Almost Weekly Photo

Little White Islands of Snow

Little White Islands of Snow, AntarcticaPhase One XF 150MP, 240mm…

Vale Richard White

Richard White's 2020 calendar on my wall at the studio.…

How Minimalist Can You Go?

Iceberg, Weddell Sea, AntarcticaPhase One XF 150MP, 110mm Schneider, f4…

Have you ever struggled with a photograph, knowing what you want to achieve, but not quite seeing it on your computer monitor, no matter how hard you try?

The process from the capture of an image to its completion as a print can be short and sweet, or long and laborious. Often it has less to do with the photographer's abilities in Lightroom or Photoshop and more to do with what he or she thinks the final outcome should be. You know what you want, but the finished result eludes you. What's the answer?

Practice. Now, I know you didn't want to read this, but it's the truth. The more we practise, the more we problem-solve and the more skills we develop.

Practice is one solution, learning skills from another can help too. In the current issue of Better Photography, we've published the steps taken to produce 'Under Coronet Peak'. Not only do we show you the post-production, we discuss the capture and the raw processing, plus the output to print. It's interesting how in the process, decisions can be made and unmade as we live with the image, listening to what it has to say. Sounds a bit odd, but the more I process my work, the more I realise that practice and time are the necessary ingredients.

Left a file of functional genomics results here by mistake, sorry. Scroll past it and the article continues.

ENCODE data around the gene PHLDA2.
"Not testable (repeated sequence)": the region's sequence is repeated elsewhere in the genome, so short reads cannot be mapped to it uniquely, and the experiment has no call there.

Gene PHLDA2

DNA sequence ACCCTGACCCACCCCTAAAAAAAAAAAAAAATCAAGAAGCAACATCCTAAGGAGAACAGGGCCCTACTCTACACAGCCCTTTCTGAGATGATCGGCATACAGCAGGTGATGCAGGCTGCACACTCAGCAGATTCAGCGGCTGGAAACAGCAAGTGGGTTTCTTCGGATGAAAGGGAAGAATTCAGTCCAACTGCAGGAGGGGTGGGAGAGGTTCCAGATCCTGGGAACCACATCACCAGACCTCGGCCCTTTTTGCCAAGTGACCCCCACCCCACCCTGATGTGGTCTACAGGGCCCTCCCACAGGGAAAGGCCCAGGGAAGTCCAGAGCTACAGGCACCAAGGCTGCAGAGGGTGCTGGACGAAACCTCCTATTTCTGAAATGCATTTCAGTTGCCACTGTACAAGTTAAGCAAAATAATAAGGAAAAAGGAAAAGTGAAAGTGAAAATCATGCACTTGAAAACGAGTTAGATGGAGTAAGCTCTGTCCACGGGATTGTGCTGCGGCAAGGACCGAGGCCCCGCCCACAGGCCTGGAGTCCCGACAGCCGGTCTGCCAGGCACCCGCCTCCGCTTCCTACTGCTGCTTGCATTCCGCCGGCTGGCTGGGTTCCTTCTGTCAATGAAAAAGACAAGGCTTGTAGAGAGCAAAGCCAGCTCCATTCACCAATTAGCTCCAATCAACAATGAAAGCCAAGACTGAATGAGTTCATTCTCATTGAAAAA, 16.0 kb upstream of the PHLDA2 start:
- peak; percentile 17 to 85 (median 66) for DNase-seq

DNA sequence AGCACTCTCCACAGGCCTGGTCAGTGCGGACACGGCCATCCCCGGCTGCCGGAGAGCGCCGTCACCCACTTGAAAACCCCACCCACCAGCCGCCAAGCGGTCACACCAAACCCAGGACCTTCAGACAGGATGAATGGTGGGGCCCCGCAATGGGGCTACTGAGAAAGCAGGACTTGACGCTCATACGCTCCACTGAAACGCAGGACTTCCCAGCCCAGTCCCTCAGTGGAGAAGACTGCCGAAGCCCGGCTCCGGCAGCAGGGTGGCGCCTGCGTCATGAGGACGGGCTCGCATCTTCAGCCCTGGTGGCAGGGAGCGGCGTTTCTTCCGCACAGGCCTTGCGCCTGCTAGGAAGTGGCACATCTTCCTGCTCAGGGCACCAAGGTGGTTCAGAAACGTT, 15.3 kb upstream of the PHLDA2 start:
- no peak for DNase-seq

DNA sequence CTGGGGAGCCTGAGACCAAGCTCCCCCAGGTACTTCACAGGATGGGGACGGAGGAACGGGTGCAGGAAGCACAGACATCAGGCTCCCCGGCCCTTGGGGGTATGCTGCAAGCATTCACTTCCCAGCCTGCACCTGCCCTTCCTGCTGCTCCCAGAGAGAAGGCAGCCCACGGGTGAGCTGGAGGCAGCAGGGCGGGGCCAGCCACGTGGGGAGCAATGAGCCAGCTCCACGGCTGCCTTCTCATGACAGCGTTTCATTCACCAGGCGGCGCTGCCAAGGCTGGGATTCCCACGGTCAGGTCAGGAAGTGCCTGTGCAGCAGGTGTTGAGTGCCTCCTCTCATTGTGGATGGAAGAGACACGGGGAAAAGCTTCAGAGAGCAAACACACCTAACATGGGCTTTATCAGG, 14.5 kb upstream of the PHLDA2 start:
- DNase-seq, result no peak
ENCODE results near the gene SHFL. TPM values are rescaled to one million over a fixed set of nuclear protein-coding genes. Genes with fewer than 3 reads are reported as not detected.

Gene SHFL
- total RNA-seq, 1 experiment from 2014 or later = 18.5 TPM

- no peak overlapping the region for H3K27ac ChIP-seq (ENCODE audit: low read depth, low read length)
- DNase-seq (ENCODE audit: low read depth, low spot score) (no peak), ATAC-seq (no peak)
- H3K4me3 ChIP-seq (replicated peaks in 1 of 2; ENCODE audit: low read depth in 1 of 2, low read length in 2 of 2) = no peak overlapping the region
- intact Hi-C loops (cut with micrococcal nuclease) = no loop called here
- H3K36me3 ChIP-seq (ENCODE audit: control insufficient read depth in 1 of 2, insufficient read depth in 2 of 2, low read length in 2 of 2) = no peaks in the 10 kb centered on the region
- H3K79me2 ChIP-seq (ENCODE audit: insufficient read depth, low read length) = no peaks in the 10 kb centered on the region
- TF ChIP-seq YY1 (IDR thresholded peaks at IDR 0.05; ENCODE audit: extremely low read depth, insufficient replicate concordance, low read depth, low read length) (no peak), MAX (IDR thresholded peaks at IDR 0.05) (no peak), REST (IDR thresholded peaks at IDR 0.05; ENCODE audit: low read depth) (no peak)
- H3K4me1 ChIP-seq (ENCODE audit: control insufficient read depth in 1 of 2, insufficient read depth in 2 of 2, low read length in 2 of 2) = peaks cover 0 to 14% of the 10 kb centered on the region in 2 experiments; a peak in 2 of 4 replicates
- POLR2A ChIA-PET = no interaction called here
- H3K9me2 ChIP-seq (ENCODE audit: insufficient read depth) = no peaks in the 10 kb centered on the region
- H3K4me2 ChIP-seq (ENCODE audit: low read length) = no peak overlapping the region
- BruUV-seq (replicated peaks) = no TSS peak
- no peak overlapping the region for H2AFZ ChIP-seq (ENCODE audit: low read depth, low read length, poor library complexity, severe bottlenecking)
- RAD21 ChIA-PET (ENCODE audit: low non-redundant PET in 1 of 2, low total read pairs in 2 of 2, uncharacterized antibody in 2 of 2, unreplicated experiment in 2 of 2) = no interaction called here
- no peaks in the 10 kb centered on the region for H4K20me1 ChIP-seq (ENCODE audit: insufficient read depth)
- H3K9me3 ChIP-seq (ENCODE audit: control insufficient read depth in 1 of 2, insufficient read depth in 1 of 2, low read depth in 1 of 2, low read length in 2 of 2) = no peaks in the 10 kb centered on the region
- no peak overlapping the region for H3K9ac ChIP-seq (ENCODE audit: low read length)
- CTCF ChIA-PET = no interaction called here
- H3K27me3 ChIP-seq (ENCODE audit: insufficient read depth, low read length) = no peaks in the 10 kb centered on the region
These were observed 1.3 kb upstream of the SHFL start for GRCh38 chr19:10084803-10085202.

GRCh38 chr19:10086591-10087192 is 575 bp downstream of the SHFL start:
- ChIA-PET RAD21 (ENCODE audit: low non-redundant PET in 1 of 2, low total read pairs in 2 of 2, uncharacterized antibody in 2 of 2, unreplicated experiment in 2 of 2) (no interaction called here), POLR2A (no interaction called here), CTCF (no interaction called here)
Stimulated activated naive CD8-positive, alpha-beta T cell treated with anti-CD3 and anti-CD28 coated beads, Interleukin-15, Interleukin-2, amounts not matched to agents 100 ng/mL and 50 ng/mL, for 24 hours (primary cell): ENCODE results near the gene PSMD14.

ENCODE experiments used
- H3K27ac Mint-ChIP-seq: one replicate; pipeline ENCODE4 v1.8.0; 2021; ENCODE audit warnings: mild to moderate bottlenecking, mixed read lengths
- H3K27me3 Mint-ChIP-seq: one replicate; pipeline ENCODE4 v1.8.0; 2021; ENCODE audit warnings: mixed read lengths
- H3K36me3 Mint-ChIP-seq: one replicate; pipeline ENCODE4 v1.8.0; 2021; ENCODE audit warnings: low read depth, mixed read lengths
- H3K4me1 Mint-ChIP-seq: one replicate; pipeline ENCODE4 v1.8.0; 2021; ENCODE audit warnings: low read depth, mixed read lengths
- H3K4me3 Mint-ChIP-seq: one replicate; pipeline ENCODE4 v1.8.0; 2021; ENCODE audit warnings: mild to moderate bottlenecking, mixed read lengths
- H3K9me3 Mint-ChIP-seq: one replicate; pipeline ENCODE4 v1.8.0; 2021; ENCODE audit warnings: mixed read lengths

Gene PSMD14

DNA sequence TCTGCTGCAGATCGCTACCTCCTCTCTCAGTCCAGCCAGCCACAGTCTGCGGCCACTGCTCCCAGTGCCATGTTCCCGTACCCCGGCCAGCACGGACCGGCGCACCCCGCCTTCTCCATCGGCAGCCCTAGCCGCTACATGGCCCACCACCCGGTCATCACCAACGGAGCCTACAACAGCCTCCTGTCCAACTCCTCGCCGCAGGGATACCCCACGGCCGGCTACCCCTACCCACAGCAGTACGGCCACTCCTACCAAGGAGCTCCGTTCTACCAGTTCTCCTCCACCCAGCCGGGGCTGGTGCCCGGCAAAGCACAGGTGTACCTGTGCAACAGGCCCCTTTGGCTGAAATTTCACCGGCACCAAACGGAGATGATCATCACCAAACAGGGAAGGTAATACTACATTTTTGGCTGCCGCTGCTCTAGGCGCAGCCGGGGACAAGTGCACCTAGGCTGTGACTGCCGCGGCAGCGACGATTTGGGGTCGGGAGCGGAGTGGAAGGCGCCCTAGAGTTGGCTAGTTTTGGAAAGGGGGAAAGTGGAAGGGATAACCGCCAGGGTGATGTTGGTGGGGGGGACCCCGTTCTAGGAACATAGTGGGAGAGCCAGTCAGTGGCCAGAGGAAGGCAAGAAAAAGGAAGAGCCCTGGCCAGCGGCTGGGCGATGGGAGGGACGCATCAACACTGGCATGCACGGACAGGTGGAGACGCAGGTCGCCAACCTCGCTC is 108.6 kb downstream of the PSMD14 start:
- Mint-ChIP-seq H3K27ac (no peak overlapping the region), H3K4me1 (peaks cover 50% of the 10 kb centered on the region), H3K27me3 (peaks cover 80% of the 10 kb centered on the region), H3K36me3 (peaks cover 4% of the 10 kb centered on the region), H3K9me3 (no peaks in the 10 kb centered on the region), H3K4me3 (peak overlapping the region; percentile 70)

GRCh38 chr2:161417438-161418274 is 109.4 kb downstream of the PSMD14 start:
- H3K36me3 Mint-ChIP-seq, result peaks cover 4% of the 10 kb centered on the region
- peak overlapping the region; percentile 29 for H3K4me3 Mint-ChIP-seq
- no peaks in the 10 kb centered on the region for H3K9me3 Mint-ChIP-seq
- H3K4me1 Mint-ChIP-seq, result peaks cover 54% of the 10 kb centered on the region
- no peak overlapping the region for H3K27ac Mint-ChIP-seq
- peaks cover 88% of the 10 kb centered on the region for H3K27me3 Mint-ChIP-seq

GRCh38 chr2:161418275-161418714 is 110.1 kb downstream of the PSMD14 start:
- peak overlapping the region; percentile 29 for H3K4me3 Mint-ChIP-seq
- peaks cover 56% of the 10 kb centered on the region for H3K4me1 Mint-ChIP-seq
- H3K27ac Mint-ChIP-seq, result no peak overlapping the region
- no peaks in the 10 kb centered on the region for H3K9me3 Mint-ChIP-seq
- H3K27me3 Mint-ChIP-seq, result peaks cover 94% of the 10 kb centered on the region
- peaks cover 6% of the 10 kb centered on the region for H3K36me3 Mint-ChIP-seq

So, when editing our images, why do we make these changes? Because we believe the changes produce a better looking photograph.

Why do we think the photograph looks better? Because in our memories, we have a database of 'good' photographs and paintings that demonstrate to us certain techniques and approaches that we like and these memories inspire us to produce images that look similar.

And this is what many photographers get wrong when they start learning post-production. They want to know how to apply a curve adjustment layer or brush. This is a good question, but it's only a part of the question.

A better question is, how do I make this photograph stronger? How can I lighten up the foreground so the viewer can see all the
wonderful detail more easily? How can I make the river stand out from the rest of the landscape, because I want viewers to take
notice of the river? Or the cloud. Or the person.

The more images we process to completion, the better equipped we are to process tomorrow's work.

You can read more about this image in Better Photography by subscribing to Better Photography magazine online. You'll find details on the www.betterphotographyeducation.com website.

Click here to subscribe.

S5 Box

Login

S5 Register